Des Moines Register. August 30, 2018

Video suggests officer profiled black men before needlessly stopping them.

The video is painful. It makes you indignant, uncomfortable, incredulous. It made me want to cry. It shows two young black men out for a drive in a decent Des Moines neighborhood, in a decent car, on an ordinary July night. No hoodies, no blaring music, no excessive speed. Nothing, from all outside appearances, that should have attracted police attention.

Yet a police car starts tailing them and soon compels them to pull over. Two officers get out and approach the driver, Montray Little, who puts his hands up. Three times, Officer Kyle Thies asks Little if the car is his. Each time, Little says no, that it's a rental because his is in the shop. Thies then wants to know how he starts it.

He asks what Little and his passenger, Jared Clinton, were doing. Just hanging out, Little says. Thies says he can smell marijuana. Are there weapons, he wants to know. It doesn't matter how many times Little says no. Motioning to Clinton, who sits on the passenger side, legs straight out, hands on his knees, the officer quips, "Your buddy is giving me the idea that maybe he's got a gun."

Really?

It's easy to see why this video is central to a racial-profiling lawsuit filed this week against Des Moines police. It's like watching a tightrope walk, in which one wrong move by Clinton or Little could give the officers grounds to arrest them. One motion perceived as threatening could lead to guns being drawn. But these young men must know better than to make one. They must have been given "the talk." Both are respectful. When told to exit the car and placed in handcuffs, neither puts up resistance.

Thies inspects the inside of the car, poring through the takeout food bags. He puts a cuffed Little inside the squad car and continues pressing him to say there were marijuana "shakes" on the ground, and to "admit" he was around people smoking weed. "You think that I'm lying?" Thies asks. "Did I make that up about the smell of marijuana?"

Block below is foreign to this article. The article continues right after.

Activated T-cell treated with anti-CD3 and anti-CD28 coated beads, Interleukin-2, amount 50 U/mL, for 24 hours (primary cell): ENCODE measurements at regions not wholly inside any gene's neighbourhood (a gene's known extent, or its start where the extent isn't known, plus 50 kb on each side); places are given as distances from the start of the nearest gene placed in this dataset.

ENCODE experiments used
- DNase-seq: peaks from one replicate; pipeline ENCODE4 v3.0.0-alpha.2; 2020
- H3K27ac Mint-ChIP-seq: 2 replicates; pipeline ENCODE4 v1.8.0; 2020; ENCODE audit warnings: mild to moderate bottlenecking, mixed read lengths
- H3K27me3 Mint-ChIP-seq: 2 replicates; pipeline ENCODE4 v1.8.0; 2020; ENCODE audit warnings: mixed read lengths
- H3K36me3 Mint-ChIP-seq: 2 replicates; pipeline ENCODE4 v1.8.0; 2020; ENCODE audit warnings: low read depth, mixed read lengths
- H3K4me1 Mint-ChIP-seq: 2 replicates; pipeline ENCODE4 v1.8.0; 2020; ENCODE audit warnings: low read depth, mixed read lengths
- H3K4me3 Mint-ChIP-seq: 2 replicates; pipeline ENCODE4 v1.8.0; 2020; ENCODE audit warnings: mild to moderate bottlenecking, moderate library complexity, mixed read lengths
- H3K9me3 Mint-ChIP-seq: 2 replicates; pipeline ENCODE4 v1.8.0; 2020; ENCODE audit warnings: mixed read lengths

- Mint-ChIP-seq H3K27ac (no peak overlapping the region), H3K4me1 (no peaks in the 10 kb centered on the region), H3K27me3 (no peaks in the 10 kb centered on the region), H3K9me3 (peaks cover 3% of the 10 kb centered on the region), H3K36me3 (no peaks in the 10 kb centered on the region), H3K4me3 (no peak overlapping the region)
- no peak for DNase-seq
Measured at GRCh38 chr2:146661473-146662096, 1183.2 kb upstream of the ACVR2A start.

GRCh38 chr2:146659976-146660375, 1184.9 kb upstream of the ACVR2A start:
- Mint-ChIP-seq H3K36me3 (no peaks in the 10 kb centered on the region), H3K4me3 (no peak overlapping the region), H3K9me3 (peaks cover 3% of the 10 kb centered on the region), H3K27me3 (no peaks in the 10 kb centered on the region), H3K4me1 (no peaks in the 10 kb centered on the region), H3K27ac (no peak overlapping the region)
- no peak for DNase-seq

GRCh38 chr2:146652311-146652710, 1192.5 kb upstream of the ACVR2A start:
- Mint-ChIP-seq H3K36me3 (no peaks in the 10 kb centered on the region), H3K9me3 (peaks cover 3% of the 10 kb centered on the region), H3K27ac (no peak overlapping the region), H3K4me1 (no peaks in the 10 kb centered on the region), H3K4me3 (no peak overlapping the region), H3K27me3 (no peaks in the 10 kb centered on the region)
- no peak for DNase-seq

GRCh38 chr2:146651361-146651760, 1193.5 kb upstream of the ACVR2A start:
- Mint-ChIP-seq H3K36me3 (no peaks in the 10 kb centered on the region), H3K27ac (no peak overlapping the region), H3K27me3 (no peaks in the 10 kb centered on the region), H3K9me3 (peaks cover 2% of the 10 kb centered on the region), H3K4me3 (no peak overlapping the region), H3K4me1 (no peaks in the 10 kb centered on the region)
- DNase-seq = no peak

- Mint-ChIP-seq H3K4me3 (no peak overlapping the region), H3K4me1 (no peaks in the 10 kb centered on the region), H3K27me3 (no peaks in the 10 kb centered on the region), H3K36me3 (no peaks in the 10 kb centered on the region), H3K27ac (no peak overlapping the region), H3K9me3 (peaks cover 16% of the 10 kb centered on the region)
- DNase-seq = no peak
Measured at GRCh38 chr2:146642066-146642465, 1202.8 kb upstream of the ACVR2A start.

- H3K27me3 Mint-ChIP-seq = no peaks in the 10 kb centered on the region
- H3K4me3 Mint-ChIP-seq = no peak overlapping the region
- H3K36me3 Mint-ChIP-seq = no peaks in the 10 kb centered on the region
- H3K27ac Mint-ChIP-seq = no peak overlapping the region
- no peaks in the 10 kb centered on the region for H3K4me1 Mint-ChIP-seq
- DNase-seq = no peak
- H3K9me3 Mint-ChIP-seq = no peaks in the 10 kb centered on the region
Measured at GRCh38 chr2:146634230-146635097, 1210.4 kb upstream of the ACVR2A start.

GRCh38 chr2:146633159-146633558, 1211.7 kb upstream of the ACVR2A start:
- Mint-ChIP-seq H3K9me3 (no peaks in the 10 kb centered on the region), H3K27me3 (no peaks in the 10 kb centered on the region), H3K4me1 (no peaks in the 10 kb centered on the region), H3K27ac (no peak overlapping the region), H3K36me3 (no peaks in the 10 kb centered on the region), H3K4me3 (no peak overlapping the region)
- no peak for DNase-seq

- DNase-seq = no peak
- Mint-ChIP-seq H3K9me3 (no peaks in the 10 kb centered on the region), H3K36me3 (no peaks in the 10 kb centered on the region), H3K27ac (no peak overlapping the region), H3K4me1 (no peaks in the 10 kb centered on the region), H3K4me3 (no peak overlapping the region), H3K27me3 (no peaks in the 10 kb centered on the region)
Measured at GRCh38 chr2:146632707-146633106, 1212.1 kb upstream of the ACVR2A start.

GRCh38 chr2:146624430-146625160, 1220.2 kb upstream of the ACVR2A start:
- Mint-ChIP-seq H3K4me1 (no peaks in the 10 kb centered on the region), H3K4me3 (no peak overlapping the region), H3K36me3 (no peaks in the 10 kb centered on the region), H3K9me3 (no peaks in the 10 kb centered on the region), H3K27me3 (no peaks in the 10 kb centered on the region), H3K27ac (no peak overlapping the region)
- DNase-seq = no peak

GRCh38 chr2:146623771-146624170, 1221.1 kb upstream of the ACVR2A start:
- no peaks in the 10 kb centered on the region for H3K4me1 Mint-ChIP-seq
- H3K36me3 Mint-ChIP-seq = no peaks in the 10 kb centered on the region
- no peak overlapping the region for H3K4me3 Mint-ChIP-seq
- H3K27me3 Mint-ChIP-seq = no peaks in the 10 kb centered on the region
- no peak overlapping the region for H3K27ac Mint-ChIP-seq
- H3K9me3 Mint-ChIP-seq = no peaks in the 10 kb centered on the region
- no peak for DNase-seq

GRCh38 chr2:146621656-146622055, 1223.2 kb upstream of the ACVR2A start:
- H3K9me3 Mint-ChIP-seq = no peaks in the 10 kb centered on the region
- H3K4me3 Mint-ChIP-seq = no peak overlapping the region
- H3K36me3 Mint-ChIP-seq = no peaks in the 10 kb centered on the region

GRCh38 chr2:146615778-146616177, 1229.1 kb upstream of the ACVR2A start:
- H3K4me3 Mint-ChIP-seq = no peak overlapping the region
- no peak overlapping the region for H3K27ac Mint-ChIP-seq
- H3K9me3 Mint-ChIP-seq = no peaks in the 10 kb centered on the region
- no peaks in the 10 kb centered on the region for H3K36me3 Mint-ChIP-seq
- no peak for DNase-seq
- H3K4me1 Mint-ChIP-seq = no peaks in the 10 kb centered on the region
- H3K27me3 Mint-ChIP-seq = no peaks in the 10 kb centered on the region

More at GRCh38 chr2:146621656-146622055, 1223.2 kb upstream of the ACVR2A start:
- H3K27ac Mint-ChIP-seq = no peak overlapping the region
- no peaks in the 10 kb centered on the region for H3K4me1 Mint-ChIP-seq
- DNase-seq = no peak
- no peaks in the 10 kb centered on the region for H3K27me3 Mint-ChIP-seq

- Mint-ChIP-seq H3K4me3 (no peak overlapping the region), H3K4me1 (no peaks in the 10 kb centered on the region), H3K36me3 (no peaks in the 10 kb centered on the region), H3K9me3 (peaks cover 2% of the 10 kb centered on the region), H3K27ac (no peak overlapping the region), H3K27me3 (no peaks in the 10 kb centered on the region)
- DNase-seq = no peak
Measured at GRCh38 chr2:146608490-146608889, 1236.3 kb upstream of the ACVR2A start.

Is there a right answer? If Little said yes to defend himself, he'd be insulting the officer. If he said no, he'd be confessing falsely. One wrong answer could permanently change this young man's future.

"Usually when we see that, where someone's sitting there like that, there's a gun," Thies persists.

Sitting like what? Rigid, tense, facing forward, afraid to move? How is one supposed to be sitting after being pulled over for no apparent reason?

"Driving While Black is no indication of having a gun," said NAACP President Betty Andrews at a news conference Monday.

"You were just making it seem like something crazy was going on," Thies insists.

Don't. Don't respond, you are thinking. Clinton and Little don't. It ends as anti-climatically as it began. No charges, much ado about nothing. But two more African-American men now have been given reason to distrust police.

Police Chief Dana Wingert didn't return my call to discuss how such situations might be avoided. He's named, along with officers Thies and Natalie Heinemann, in a civil rights lawsuit against the police department brought on behalf of Little and Clinton. I understand that anything he says could be used as evidence.

The police department spokesman told reporters, "You can't tell by looking at one video that it's racial profiling. There are a lot of different things going on in there." But none of them explains the stop itself. Certainly not a marijuana smell or a passenger's body language inside the other car. The stop comes across, rather, as what attorney Russ Lovell of the NAACP legal redress committee calls a "pretextual traffic stop." The NAACP is a plaintiff in a lawsuit against that practice.

The NAACP, ACLU and Iowa Citizens for Community Improvement want legislation passed outlawing racial profiling in Iowa, as more than 30 states have done. A bill proposed last year (Senate File 2280) didn't advance.

It's difficult to even collect data on the race of those stopped by police to illustrate disparities. Police don't include it on the grounds that some people don't like being asked. But other states have found ways around that. Beginning in 2002, Nebraska allowed the state criminal justice commission to develop and distribute a model racial-profiling prevention policy for law enforcement. All agencies must collect data on all motor-vehicle stops, including the reason for them, any arrests or charges and the subjects' race or ethnicity as the officer perceives it.